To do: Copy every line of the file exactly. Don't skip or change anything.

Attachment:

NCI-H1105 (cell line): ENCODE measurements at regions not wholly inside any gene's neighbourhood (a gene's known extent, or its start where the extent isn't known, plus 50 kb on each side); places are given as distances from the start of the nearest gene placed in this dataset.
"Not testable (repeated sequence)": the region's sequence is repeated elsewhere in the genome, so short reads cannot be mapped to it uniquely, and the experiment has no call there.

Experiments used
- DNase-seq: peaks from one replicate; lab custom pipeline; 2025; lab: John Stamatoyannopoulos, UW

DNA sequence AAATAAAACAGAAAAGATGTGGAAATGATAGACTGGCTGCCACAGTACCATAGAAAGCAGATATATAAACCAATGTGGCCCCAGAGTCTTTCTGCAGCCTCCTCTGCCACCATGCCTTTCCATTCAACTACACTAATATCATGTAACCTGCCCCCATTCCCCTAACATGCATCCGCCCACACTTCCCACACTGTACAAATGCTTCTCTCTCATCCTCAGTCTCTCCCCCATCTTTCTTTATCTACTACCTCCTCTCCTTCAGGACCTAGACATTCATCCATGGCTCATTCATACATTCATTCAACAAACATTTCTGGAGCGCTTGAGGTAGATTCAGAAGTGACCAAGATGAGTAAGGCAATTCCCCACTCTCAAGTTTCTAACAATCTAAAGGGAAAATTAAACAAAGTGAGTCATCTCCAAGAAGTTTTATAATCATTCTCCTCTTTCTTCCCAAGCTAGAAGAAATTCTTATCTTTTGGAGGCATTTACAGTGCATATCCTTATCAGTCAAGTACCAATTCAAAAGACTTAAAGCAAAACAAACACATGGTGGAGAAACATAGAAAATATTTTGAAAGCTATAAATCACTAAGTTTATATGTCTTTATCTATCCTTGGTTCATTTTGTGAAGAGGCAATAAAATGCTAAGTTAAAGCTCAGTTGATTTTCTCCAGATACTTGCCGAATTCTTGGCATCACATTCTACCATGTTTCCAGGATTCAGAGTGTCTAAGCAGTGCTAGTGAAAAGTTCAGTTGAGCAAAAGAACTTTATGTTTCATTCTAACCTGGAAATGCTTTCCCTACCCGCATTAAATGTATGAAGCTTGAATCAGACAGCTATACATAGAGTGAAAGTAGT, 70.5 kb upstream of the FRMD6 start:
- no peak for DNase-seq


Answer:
NCI-H1105 (cell line): ENCODE measurements at regions not wholly inside any gene's neighbourhood (a gene's known extent, or its start where the extent isn't known, plus 50 kb on each side); places are given as distances from the start of the nearest gene placed in this dataset.
"Not testable (repeated sequence)": the region's sequence is repeated elsewhere in the genome, so short reads cannot be mapped to it uniquely, and the experiment has no call there.

Experiments used
- DNase-seq: peaks from one replicate; lab custom pipeline; 2025; lab: John Stamatoyannopoulos, UW

DNA sequence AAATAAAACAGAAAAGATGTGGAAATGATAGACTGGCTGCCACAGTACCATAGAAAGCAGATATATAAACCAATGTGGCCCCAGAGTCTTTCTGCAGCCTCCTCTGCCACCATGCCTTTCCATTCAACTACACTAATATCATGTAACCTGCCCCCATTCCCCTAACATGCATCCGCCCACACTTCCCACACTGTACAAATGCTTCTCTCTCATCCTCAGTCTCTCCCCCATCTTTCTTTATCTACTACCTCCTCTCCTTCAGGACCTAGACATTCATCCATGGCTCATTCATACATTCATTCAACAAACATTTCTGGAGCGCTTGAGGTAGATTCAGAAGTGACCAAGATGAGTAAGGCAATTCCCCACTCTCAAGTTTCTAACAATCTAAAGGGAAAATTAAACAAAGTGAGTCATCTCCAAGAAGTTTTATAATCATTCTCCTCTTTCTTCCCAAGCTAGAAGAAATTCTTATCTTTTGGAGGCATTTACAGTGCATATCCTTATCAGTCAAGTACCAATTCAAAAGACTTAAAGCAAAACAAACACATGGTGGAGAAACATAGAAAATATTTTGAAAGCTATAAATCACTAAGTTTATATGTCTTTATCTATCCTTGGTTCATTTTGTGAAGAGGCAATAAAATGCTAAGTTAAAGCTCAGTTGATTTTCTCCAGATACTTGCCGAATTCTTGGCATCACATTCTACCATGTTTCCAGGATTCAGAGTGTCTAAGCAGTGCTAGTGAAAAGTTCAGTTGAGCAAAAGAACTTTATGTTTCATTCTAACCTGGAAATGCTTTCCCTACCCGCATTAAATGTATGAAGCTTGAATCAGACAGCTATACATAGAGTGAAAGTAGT, 70.5 kb upstream of the FRMD6 start:
- no peak for DNase-seq